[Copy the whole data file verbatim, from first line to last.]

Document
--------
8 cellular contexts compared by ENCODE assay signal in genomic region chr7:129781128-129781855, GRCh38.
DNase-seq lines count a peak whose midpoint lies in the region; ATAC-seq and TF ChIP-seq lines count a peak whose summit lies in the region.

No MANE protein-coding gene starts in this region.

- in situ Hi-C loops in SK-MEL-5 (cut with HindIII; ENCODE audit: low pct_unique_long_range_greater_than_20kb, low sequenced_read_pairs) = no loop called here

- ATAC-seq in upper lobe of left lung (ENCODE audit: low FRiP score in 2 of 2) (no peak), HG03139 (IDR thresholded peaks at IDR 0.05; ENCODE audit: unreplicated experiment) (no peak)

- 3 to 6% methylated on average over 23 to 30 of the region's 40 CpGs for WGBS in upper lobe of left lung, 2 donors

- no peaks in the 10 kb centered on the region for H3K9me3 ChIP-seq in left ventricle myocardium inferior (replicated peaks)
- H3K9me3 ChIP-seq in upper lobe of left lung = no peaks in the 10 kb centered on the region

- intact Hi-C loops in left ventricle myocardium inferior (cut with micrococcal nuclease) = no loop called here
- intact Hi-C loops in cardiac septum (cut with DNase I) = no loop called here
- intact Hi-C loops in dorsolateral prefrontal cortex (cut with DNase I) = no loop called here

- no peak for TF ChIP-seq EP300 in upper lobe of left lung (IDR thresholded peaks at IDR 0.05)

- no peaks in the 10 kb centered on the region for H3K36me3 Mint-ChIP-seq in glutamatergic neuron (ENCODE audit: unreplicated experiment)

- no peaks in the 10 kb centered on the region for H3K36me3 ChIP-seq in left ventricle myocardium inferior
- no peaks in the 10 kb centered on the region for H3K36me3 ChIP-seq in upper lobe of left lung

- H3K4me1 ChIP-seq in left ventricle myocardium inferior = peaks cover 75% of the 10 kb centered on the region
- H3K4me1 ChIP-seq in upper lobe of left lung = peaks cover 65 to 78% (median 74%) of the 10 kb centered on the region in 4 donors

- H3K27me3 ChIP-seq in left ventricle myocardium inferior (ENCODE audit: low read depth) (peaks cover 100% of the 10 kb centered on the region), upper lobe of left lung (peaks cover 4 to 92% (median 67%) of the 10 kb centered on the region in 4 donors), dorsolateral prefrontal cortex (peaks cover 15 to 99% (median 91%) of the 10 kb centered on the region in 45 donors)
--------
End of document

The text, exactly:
8 cellular contexts compared by ENCODE assay signal in genomic region chr7:129781128-129781855, GRCh38.
DNase-seq lines count a peak whose midpoint lies in the region; ATAC-seq and TF ChIP-seq lines count a peak whose summit lies in the region.

No MANE protein-coding gene starts in this region.

- in situ Hi-C loops in SK-MEL-5 (cut with HindIII; ENCODE audit: low pct_unique_long_range_greater_than_20kb, low sequenced_read_pairs) = no loop called here

- ATAC-seq in upper lobe of left lung (ENCODE audit: low FRiP score in 2 of 2) (no peak), HG03139 (IDR thresholded peaks at IDR 0.05; ENCODE audit: unreplicated experiment) (no peak)

- 3 to 6% methylated on average over 23 to 30 of the region's 40 CpGs for WGBS in upper lobe of left lung, 2 donors

- no peaks in the 10 kb centered on the region for H3K9me3 ChIP-seq in left ventricle myocardium inferior (replicated peaks)
- H3K9me3 ChIP-seq in upper lobe of left lung = no peaks in the 10 kb centered on the region

- intact Hi-C loops in left ventricle myocardium inferior (cut with micrococcal nuclease) = no loop called here
- intact Hi-C loops in cardiac septum (cut with DNase I) = no loop called here
- intact Hi-C loops in dorsolateral prefrontal cortex (cut with DNase I) = no loop called here

- no peak for TF ChIP-seq EP300 in upper lobe of left lung (IDR thresholded peaks at IDR 0.05)

- no peaks in the 10 kb centered on the region for H3K36me3 Mint-ChIP-seq in glutamatergic neuron (ENCODE audit: unreplicated experiment)

- no peaks in the 10 kb centered on the region for H3K36me3 ChIP-seq in left ventricle myocardium inferior
- no peaks in the 10 kb centered on the region for H3K36me3 ChIP-seq in upper lobe of left lung

- H3K4me1 ChIP-seq in left ventricle myocardium inferior = peaks cover 75% of the 10 kb centered on the region
- H3K4me1 ChIP-seq in upper lobe of left lung = peaks cover 65 to 78% (median 74%) of the 10 kb centered on the region in 4 donors

- H3K27me3 ChIP-seq in left ventricle myocardium inferior (ENCODE audit: low read depth) (peaks cover 100% of the 10 kb centered on the region), upper lobe of left lung (peaks cover 4 to 92% (median 67%) of the 10 kb centered on the region in 4 donors), dorsolateral prefrontal cortex (peaks cover 15 to 99% (median 91%) of the 10 kb centered on the region in 45 donors)